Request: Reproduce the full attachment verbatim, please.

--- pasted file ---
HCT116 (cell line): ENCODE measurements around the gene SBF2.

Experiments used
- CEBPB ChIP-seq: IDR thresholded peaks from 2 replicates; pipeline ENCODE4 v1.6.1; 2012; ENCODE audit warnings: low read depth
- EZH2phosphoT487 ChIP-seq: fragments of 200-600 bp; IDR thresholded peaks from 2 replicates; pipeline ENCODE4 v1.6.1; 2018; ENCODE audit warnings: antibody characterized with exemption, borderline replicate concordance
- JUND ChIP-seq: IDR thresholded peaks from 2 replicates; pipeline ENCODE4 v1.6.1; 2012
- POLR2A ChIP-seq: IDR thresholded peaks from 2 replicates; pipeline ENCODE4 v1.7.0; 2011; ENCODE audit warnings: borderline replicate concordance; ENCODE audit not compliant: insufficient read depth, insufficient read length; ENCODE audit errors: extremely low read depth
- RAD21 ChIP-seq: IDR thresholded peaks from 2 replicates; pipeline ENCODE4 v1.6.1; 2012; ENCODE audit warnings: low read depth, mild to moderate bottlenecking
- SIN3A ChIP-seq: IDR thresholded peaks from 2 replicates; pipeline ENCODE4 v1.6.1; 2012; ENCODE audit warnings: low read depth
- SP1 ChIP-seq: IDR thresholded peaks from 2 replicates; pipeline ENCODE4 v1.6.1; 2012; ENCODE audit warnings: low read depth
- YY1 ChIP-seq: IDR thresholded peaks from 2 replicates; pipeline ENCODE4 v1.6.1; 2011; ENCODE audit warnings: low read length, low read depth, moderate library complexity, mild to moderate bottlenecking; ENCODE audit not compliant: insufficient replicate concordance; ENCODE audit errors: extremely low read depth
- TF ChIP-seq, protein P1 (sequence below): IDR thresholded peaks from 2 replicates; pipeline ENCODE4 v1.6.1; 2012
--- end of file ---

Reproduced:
HCT116 (cell line): ENCODE measurements around the gene SBF2.

Experiments used
- CEBPB ChIP-seq: IDR thresholded peaks from 2 replicates; pipeline ENCODE4 v1.6.1; 2012; ENCODE audit warnings: low read depth
- EZH2phosphoT487 ChIP-seq: fragments of 200-600 bp; IDR thresholded peaks from 2 replicates; pipeline ENCODE4 v1.6.1; 2018; ENCODE audit warnings: antibody characterized with exemption, borderline replicate concordance
- JUND ChIP-seq: IDR thresholded peaks from 2 replicates; pipeline ENCODE4 v1.6.1; 2012
- POLR2A ChIP-seq: IDR thresholded peaks from 2 replicates; pipeline ENCODE4 v1.7.0; 2011; ENCODE audit warnings: borderline replicate concordance; ENCODE audit not compliant: insufficient read depth, insufficient read length; ENCODE audit errors: extremely low read depth
- RAD21 ChIP-seq: IDR thresholded peaks from 2 replicates; pipeline ENCODE4 v1.6.1; 2012; ENCODE audit warnings: low read depth, mild to moderate bottlenecking
- SIN3A ChIP-seq: IDR thresholded peaks from 2 replicates; pipeline ENCODE4 v1.6.1; 2012; ENCODE audit warnings: low read depth
- SP1 ChIP-seq: IDR thresholded peaks from 2 replicates; pipeline ENCODE4 v1.6.1; 2012; ENCODE audit warnings: low read depth
- YY1 ChIP-seq: IDR thresholded peaks from 2 replicates; pipeline ENCODE4 v1.6.1; 2011; ENCODE audit warnings: low read length, low read depth, moderate library complexity, mild to moderate bottlenecking; ENCODE audit not compliant: insufficient replicate concordance; ENCODE audit errors: extremely low read depth
- TF ChIP-seq, protein P1 (sequence below): IDR thresholded peaks from 2 replicates; pipeline ENCODE4 v1.6.1; 2012